<b>Leslie Hindman Auctioneers, Nov. 6:</b> [KELMSCOTT PRESS]. COCKERELL, Sydney C. <i>Some German Woodcuts of the Fifteenth Century.</i> Hammersmith: The Kelmscott Press, 1897 [issued 1898]. $20,000 to $30,000
    <b>Leslie Hindman Auctioneers, Nov. 6:</b> [GOLDEN COCKEREL PRESS]. KEATS, John. <i>Lamia, Isabella, the Eve of Saint Agnes and Other Poems.</i> Waltham Saint Lawrence, Berkshire: The Golden Cockerel Press, 1928. $6,000 to $8,000
    <center> <b>Leslie Hindman Auctioneers<br>Fine Books and Manuscripts Including Americana<br>November 6, 2019</b>
    <b>Leslie Hindman Auctioneers, Nov. 6:</b> [GRANT, Ulysses S.— GRANT, Julia, First Lady]. Carved Applewood and 18-karat Gold Jewelry Suite, Browne & Spaulding, Jewelers, New York City, 1865. $20,000 to $30,000
    <b>Leslie Hindman Auctioneers, Nov. 6:</b> [LINCOLN ASSASSINATION]. GARDNER, Alexander. <i>Incidents of the War |Sic Semper Sicariis</i> [caption title]. Washington, D. C.: Philip & Solomons, 1865. $5,000 to $7,000
    <b>Leslie Hindman Auctioneers, Nov. 6:</b> A COMPLETE COLLECTION of 115 titles published in R. R. Donnelley's Lakeside Classics series. Chicago, 1903-2017. COMPLETE RUN OF THE LONGEST-RUNNING CONTINUOUS SERIES OF BOOKS IN THE WORLD. $5,000 to $7,000
    <center> <b>Leslie Hindman Auctioneers<br>Fine Books and Manuscripts Including Americana<br>November 6, 2019</b>
    <b>Leslie Hindman Auctioneers, Nov. 6:</b> GLEIZES, Albert. METZINGER, Jean. <i>Du Cubisme.</i> Paris, 1947. LIMITED EDITION, number 19 of 20 copies on papier d'Auvergne. $3,000 to $4,000
    <b>Leslie Hindman Auctioneers, Nov. 6:</b> [THE LITTLE REVIEW]. ANDERSON, Margaret, ed. POUND, Ezra, ed. HEAP, Jane, ed. <i>The Little Review.</i> Vol. I, No. 1 through Vol. XII, No. 2. 1914-1929. $3,000 to $4,000
    <b>Leslie Hindman Auctioneers, Nov. 6:</b> [MOUNTENEY, Leonard, binder]. LOUŸS, Pierre. <i>Songs of Bilitis.</i> Chicago: Argus Books, 1931. $2,000 to $3,000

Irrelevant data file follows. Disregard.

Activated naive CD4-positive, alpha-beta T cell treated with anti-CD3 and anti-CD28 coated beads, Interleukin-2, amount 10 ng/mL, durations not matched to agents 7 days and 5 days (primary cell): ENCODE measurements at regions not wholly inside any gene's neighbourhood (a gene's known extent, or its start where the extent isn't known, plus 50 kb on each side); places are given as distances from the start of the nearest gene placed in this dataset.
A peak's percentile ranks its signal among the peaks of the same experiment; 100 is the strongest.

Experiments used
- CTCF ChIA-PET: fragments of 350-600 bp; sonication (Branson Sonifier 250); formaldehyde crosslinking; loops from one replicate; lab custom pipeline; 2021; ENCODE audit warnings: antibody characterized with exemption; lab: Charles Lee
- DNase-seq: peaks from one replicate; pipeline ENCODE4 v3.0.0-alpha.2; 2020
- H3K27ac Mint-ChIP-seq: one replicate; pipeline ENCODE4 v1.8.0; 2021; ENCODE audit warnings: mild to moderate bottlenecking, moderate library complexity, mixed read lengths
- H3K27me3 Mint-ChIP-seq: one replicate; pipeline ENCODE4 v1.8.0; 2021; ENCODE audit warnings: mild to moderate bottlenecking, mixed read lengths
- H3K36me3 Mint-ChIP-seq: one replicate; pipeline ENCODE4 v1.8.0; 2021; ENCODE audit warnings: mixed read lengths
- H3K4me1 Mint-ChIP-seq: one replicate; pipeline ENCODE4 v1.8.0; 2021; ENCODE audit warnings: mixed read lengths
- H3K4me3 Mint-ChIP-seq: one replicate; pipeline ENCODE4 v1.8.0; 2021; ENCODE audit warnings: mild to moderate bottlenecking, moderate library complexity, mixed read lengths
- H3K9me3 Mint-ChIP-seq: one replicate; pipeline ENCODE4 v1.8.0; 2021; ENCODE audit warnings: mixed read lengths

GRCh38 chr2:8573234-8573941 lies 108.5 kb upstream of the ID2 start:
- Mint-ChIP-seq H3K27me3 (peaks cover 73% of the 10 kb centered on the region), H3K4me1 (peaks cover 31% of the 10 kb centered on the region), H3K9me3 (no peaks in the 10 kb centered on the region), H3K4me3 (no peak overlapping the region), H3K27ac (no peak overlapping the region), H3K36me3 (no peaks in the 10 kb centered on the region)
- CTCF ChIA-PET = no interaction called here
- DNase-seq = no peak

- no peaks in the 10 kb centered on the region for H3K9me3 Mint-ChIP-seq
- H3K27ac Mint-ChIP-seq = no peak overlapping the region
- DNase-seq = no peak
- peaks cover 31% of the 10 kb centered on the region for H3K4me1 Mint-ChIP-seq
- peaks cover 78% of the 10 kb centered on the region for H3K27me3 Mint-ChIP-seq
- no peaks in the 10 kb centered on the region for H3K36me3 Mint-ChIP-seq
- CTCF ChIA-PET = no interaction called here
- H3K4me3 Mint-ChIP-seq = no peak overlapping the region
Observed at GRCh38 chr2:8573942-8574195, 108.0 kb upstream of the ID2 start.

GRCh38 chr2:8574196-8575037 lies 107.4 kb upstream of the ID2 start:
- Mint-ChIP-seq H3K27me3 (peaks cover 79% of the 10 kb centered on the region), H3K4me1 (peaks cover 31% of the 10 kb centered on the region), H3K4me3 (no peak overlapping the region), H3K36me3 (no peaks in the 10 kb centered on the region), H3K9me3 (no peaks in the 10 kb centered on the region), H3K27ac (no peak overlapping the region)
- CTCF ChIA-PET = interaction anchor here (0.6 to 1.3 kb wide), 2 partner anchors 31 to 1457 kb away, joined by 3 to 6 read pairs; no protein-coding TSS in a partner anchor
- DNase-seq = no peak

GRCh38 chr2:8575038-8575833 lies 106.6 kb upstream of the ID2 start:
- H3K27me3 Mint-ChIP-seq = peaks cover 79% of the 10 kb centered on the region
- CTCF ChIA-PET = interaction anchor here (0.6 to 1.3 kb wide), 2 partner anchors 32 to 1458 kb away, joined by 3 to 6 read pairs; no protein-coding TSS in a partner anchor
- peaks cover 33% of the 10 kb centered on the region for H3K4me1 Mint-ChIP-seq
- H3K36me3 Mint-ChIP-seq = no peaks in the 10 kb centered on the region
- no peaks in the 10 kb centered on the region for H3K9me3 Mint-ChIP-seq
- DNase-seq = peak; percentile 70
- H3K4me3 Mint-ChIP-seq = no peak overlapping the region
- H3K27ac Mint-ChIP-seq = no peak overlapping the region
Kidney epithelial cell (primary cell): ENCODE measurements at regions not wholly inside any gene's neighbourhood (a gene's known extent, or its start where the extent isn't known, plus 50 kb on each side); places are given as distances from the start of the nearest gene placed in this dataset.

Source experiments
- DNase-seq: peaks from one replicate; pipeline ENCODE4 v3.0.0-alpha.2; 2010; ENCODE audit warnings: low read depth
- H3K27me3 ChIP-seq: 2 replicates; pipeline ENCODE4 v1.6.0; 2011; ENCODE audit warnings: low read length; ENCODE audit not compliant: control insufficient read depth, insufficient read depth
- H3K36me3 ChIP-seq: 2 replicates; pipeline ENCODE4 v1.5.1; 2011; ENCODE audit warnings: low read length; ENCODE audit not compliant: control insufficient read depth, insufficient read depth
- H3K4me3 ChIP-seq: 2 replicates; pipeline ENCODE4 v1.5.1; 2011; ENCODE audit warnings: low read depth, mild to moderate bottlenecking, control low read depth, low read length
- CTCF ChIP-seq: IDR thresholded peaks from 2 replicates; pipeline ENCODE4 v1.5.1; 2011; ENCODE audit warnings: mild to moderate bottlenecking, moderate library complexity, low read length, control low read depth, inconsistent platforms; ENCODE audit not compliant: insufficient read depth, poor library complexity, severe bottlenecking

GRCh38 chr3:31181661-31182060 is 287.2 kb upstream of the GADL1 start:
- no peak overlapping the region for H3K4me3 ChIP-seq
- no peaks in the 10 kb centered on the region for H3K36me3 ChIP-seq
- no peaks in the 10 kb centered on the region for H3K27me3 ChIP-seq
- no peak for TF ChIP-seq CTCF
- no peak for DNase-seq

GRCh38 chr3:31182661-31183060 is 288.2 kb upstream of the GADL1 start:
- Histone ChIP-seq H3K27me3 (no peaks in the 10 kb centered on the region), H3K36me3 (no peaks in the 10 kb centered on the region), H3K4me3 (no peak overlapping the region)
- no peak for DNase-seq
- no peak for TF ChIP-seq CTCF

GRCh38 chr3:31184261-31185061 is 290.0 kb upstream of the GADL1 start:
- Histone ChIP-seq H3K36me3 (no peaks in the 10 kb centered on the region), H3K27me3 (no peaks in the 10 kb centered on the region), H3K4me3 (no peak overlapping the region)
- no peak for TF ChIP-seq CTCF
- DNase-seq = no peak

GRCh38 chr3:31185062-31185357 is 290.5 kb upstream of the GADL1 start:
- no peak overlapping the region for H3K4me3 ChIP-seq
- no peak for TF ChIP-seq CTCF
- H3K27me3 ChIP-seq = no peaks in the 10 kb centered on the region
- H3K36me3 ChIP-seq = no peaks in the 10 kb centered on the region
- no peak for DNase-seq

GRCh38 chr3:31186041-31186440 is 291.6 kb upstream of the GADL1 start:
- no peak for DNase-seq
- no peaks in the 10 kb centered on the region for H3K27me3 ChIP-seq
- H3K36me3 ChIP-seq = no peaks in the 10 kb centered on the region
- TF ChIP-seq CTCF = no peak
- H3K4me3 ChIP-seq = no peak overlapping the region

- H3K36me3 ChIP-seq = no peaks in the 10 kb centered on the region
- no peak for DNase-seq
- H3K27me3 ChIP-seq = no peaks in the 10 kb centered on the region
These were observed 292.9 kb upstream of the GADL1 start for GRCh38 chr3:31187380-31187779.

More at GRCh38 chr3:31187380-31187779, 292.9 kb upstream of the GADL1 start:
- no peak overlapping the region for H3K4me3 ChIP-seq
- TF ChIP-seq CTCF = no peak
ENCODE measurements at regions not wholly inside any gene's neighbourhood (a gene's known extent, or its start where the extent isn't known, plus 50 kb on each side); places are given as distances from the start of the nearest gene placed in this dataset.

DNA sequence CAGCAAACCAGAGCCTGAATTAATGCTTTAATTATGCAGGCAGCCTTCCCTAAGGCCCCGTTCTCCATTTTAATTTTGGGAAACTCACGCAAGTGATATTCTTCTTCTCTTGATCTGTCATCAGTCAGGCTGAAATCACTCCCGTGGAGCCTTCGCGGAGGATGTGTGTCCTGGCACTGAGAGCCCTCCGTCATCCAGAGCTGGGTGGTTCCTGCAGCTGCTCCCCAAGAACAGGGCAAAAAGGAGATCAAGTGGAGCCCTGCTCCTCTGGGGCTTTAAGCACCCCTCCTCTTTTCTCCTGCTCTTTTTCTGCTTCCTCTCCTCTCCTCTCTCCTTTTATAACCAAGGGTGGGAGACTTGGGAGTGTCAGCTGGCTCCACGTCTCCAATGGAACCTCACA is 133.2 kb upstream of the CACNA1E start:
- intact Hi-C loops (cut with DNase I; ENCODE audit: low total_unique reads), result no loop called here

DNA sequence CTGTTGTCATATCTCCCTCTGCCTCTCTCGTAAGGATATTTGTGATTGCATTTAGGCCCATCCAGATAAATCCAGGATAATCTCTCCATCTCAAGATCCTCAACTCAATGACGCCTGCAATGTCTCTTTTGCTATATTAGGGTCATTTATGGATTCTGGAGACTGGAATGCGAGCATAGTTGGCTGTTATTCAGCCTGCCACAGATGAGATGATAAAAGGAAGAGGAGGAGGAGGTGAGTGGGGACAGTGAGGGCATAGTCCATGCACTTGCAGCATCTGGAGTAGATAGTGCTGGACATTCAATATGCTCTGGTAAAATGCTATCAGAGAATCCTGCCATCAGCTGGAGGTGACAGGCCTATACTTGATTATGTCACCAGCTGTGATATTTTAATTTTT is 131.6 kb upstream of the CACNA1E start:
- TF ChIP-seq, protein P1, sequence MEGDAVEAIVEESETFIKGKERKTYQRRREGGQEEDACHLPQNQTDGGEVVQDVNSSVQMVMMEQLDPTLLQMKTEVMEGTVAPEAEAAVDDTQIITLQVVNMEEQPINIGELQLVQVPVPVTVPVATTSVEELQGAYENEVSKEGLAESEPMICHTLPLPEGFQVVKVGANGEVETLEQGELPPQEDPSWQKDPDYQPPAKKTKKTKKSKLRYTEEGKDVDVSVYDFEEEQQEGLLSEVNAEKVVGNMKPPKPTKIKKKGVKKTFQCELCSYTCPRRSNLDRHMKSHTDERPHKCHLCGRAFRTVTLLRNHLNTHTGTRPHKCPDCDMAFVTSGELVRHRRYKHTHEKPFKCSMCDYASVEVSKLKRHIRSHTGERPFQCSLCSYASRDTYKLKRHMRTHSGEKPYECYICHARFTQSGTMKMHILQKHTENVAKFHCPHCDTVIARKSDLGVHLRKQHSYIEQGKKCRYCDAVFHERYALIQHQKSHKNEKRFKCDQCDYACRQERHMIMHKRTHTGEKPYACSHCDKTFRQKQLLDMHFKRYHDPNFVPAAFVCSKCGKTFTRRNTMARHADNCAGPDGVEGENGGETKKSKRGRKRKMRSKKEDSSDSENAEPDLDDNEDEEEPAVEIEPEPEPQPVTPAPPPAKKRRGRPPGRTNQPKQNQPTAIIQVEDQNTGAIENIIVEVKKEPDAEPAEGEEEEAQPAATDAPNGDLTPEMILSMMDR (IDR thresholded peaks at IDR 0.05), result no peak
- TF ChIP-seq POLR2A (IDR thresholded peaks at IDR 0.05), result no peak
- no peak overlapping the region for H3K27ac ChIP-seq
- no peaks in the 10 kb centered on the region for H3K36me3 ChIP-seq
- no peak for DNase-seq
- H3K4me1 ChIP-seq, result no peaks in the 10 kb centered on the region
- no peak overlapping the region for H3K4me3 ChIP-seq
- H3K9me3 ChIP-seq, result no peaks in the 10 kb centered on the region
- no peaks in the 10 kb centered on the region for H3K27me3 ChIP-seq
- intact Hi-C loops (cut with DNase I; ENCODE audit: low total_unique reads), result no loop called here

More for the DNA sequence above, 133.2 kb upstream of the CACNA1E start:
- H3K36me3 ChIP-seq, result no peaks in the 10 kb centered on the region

<b>Leslie Hindman Auctioneers, Nov. 6:</b> [HANCOCK, John]. Partly-printed U.S. Loan-Office Transfer Certificate issued on behalf of Hancock. Sgn’d on recto by William Imlay, as Commissioner of Loans of Connecticut. 28 February 1793. $2,000 to $3,000

Rare Book Monthly

Book Catalogue Reviews - March - 2019 Issue

Lives from the Past Rediscovered by Langdon Manor Books

12910cb6-a8aa-49dc-a867-ed987cd49a70

Catalog 7 of the extraordinary.

Langdon Manor Books, purveyor of "the extraordinary history of the every day," has issued their Catalog 7. The material they offer, often archives, come from "ordinary" people, but no one is ordinary, and often these people are truly remarkable. Most are no longer living, but they lived interesting lives, and what they created and collected generally touches their most significant times. What we see here is fascinating, at times uplifting, at other times dark and foreboding. This is life. Here are a few examples.

 

We begin with a lengthy letter from a California Gold Rush prospector and entrepreneur, an optimistic tome with an unexpected, rather than happy, ending. Miles Palmerton sent this approximately 1,400-word letter home from Sacramento in 1851. He had come from Saratoga, New York. Palmerton writes that he started by owning a store in Fiddletown (west of Sacramento), abandoned it with $600 in his pocket, bought a claim, which he traded "for a horse and rode him out of the diggins for some better place." He next purchased a claim for a quartz mine with some partners, hit a vein, and sold shares in the mine. Palmerton noted, "That is the way with mining, a man may work a year and not more than make his board and then in a week make up for the whole year." He said he wouldn't sell his share for $5,000, and yet he quickly turned to looking for gold. "I believe there will be more gold taken out this summer than there has been taking for the last two years... There is gold all through the earth." Next, Palmerton writes of the wonders of California. "We can have vegetables fresh the year round in the valleys. We have no winters here. It is the greatest country for stock I ever saw...there is the prettiest valleys here I ever saw." He continues in that vein until returning to the other. "I will know in a few weeks how our vein will turn out and I will let you know if it proves to be rich and extensive. We have enough claimed for 100 fortunes." He did not let them know. The family never heard from Miles again. A note has been written on the margin in a different hand - "Last letter from Miles P - fate unknown - thought murdered. Item 13. Priced at $575.